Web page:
The critical role which knowledge and innovation should play in Africa’s development will be the focus of this year’s African Economic Conference (AEC) scheduled to take place from November 1-3 in Addis Ababa, Ethiopia.
Organized each year by the African Development Bank, United Nations Development Programme and UN Economic Commission for Africa, the conference will provide a unique opportunity to explore how to harness Africa’s knowledge industry for the continent’s transformation and inclusive growth.
The conferees, usually policy-makers, researchers, development practitioners and cohorts from Africa and elsewhere, will explore extant knowledge generation approaches and frameworks, as well as the efficacy of Africa’s knowledge and innovation institutions in developing needed skills, technology and innovation capacities. They will also discuss policies required in knowledge generation and innovation to achieve Africa’s transformation agenda.
The AEC 2014 theme, “Knowledge and Innovation for Africa’s Transformation”, draws from the African Union Agenda 2063 and the African Common Position on its Post-2015 Development Agenda which identify science, technology and innovation as key pillars for Africa’s development.
As the continent pursues its agenda of “an integrated, prosperous and peaceful Africa driven by its own citizens and representing a dynamic force in the global arena,” success will depend on adequate accumulation of skills, technology and competences for innovation, the organizers say.
Noting that while African countries are well aware that their development hinges on how fast and how well they acquire technological competences, acute skills deficit in domains critical to the realisation of structural transformation goals, significant number of engineers and science graduates remain unemployed in Africa further underling the many facets (including the slow pace of structural transformation) of the mismatch between the demand and supply of skills that exists on the continent.
Africa’s stock of graduates is still highly skewed towards the humanities and social sciences, while the share of students enrolling in science, technology, engineering, and mathematics averages less than 25 percent, according to pre-conference briefs.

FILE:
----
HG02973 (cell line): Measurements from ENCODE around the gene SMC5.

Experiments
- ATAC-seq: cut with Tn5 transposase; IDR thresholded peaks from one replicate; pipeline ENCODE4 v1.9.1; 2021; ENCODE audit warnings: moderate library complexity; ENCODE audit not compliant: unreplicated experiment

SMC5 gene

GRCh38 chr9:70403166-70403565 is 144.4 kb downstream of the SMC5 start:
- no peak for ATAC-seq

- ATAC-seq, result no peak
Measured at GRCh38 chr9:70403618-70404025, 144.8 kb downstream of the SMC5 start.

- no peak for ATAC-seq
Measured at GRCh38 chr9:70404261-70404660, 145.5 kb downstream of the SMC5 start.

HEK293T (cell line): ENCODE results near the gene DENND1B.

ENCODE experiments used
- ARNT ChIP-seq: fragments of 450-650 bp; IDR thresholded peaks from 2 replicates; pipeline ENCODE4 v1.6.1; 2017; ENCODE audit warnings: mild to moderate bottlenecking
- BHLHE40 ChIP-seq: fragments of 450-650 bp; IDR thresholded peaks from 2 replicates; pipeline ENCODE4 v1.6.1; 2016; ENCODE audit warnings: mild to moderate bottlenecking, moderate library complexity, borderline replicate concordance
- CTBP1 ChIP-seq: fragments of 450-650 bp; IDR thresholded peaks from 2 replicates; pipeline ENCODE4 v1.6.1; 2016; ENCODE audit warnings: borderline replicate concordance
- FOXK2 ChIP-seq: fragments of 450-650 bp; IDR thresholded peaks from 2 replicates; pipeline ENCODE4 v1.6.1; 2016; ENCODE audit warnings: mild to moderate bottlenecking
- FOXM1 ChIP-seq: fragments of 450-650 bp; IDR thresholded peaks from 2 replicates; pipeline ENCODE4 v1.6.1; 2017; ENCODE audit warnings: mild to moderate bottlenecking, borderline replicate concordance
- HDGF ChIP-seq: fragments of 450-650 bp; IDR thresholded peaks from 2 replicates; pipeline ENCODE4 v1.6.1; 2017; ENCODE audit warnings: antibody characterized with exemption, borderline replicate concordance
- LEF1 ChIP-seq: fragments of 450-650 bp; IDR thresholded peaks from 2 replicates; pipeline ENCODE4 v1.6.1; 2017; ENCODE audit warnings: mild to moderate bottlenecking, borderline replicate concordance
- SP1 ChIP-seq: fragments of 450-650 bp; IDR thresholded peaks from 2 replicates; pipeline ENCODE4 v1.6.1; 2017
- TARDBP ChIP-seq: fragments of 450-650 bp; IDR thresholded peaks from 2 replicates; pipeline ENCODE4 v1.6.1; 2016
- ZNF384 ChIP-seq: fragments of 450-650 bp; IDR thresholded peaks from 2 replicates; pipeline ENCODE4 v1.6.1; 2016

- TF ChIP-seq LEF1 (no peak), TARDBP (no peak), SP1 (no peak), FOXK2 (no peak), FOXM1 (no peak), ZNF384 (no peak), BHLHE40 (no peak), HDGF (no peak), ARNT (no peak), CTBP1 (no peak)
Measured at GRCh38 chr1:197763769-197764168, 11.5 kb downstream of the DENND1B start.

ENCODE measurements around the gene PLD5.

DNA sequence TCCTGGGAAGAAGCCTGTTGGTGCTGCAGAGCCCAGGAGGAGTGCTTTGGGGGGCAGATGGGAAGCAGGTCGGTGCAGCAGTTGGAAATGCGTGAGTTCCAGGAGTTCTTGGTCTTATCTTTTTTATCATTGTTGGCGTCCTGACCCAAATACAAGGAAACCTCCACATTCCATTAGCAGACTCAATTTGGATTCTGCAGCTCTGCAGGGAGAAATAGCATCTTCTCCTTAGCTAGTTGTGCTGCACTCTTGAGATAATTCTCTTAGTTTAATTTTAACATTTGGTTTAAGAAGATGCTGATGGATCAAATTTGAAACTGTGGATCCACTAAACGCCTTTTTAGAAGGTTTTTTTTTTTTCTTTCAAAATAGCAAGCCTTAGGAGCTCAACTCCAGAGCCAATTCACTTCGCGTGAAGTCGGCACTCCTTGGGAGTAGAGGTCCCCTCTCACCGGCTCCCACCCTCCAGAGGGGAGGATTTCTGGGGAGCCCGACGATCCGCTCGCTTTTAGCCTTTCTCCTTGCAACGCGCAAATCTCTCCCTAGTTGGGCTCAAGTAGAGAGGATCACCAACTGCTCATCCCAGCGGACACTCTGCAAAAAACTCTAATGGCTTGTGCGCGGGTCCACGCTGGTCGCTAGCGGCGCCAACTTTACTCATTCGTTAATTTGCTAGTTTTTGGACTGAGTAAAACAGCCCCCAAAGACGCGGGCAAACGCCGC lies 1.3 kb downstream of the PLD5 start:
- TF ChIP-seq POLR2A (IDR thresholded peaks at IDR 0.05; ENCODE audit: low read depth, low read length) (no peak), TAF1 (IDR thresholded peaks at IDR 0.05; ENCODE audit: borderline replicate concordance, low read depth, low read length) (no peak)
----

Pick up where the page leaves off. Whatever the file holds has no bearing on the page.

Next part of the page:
“The proliferation since the 1950s of institutions of higher learning and think tanks devoted to addressing the various challenges of Africa’s development has not brought about a significant narrowing of the continent’s skills/innovation gap,” they note.
In the area of soft skills, the Bank notes that African enterprises can only develop and influence the breadth and depth of industrial linkages if they harnessed the needed skills and technologies to upgrade production processes, and identify market opportunities. Similarly, African enterprises will need to upgrade operational competitiveness, meet global technical standards and adopt world-class manufacturing practices to qualify for entry into the global value chain.
The conference will have plenary and break-out sessions featuring presentations and discussions by prominent academics, policy-makers, business actors (including emerging technological/digital entrepreneurs and the youth) and opinion leaders, as well as representatives of peer organisations.
The break-out sessions will involve in-depth and technical analyses of salient issues arising from the thematic focus of the conference. The sub-themes will enable a broad range of discussions on the current state of Africa’s transformation capacity and generate valuable insights for improved policy-making.
These include Knowledge Generation for Structural Transformation; Technology for Africa’s Transformation; and Addressing the Skills Deficit.